We Humans Restored the Ozone Layer and Defeated Acid Rain, We Can Solve Climate Change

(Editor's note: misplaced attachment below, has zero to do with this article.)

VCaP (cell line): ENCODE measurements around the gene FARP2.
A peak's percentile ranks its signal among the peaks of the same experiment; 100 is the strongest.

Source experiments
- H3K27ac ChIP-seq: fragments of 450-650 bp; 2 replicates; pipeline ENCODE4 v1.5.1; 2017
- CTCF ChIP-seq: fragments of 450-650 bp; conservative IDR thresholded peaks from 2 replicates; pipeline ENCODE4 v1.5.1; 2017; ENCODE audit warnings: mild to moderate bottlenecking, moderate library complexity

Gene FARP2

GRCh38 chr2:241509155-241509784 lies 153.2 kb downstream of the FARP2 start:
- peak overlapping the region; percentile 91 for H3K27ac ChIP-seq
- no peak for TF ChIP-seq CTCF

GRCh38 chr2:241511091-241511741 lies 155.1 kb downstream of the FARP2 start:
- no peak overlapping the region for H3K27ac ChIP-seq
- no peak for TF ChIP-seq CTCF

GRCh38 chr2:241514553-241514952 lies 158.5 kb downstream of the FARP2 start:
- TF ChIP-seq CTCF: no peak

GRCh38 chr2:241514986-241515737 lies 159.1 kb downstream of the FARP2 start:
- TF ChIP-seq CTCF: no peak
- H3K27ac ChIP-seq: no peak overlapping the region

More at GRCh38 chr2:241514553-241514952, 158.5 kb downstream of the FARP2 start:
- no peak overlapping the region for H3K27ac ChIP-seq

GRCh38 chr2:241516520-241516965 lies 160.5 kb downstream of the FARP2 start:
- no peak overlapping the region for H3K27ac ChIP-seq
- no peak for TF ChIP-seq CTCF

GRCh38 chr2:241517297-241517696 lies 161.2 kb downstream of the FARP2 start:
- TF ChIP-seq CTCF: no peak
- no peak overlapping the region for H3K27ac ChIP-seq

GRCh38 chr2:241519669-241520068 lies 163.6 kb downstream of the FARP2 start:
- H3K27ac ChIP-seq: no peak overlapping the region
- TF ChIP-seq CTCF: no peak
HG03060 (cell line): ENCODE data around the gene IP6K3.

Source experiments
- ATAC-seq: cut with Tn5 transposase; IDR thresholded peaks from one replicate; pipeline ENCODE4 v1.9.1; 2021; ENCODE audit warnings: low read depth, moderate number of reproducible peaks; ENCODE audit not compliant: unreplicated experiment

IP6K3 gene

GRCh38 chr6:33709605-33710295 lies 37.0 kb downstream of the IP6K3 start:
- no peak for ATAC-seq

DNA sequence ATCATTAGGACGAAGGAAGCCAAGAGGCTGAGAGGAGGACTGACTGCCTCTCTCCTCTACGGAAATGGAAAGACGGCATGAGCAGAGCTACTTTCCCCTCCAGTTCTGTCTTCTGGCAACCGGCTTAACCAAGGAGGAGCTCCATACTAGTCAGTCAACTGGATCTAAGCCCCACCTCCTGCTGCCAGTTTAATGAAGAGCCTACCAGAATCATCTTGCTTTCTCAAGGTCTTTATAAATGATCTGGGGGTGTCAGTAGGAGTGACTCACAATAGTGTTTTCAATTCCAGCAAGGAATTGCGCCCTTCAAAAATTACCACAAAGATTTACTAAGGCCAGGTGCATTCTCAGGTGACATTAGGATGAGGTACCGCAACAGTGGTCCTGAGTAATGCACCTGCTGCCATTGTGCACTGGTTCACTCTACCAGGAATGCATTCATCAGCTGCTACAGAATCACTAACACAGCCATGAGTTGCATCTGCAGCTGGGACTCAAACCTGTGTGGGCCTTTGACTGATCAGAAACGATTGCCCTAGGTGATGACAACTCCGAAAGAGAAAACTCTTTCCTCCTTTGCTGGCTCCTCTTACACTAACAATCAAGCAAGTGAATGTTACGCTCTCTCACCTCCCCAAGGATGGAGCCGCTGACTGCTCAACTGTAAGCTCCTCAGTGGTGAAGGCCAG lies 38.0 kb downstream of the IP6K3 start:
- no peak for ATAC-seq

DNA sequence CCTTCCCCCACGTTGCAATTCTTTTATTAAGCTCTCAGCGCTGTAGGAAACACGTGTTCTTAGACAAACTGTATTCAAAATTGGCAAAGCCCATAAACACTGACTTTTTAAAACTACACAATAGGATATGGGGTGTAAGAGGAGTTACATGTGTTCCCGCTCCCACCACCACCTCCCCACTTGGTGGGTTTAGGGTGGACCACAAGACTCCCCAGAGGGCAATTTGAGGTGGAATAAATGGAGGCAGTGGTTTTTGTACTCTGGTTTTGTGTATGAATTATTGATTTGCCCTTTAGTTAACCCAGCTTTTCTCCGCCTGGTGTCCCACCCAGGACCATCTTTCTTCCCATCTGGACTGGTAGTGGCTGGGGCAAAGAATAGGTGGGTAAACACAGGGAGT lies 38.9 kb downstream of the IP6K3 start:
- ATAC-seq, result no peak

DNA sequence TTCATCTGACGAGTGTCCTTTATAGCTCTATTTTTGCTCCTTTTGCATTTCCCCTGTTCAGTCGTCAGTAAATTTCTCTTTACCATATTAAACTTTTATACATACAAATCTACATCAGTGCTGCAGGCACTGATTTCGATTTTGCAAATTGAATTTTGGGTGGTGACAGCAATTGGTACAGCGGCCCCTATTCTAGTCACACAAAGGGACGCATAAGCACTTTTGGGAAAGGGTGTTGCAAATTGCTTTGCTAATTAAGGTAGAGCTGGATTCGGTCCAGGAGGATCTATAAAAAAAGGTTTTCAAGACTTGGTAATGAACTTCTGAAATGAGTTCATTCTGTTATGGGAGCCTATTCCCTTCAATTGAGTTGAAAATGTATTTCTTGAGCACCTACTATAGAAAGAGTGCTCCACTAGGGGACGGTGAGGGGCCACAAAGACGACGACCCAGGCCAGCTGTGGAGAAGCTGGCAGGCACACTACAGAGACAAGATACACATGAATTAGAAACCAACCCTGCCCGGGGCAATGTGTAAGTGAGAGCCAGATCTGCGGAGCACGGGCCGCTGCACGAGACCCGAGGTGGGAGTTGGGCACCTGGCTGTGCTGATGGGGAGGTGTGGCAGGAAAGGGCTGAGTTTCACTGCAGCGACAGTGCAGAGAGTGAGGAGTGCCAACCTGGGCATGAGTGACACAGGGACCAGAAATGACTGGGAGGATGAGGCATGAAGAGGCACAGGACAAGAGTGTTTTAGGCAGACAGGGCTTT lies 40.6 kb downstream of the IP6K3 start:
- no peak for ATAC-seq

Maybe to Mother Earth humans are nothing more than just a bad case of head lice, but as is the case with many a malady, ignoring an infestation in its early stages can only make things worse later on.Such as it is with climate change, global warming or whatever description one wishes to assign to the fact that the planet's climate is amiss. The ice caps are melting, the oceans are rising, the forests are flaming, the hurricanes are more horrendous, the subways of our coastal cities are flooding and Miami doesn't seem to stand much of a chance in the long run.The good news is that we've been here before and we know how to fix things, if we want to.We've actually proven to be pretty good at it.When the Earth's protective ozone layer was dangerously dissipating in the mid-to-late 20th century, our scientists were quick to realize that aerosols propelled by chlorofluorocarbons, and air conditioners relying on similar chemical cooling agents, were releasing too much polymethylbadstuff into the atmosphere, eroding the ozone layer that protects humanity from the most dangerous, cancer-causing radiation from the sun.So, we cut it out. And the world didn't end. Indeed, it got lots better. The ozone layer holes at the poles are closing, and the Earth is projected to reach a restored ozone layer equilibrium by the mid 21st century, a potential environmental catastrophe averted with little or no economic dislocations in the remarkably short time span of a single generation. I remember it going from imminent danger to relax-it's-all-under-control, all within my adult lifetime. That's pretty good shooting if you ask me, and I can still use hairspray if I want to and remain cool inside my home in blazing hot Texas high summer.Similarly, also through interstate compacts and international accords, we switched from burning high-sulfur coal to low-sulfur coal, virtually eliminating acid rain, which was poisoning our surface water, from small streams to the Great Lakes, in addition to eroding many of our statuesque buildings and monuments. If we hadn't taken these rather simple, cooperative steps, we probably wouldn't be now arguing over whether to remove Confederate monuments from our parks, because we likely wouldn't be able to tell the difference between a bearded Gen. Lee and a bearded Gen. Grant anymore, such was the deterioration.That solution is another example of how relatively small conservationist steps can achieve remarkable, positive environmental change in the course of a single lifetime or less.Climate change — or global warming, if you wish — isn't insurmountable. Small changes in the past have supplied enormous returns, and in unexpectedly short periods of time.Big-brained humans are pretty smart. We already know how to handle this. So, let's do it. Again.Randolph D. Brandt is a retired newspaper editor living in Plano. He wrote this column for The Dallas Morning News.   Continue reading...

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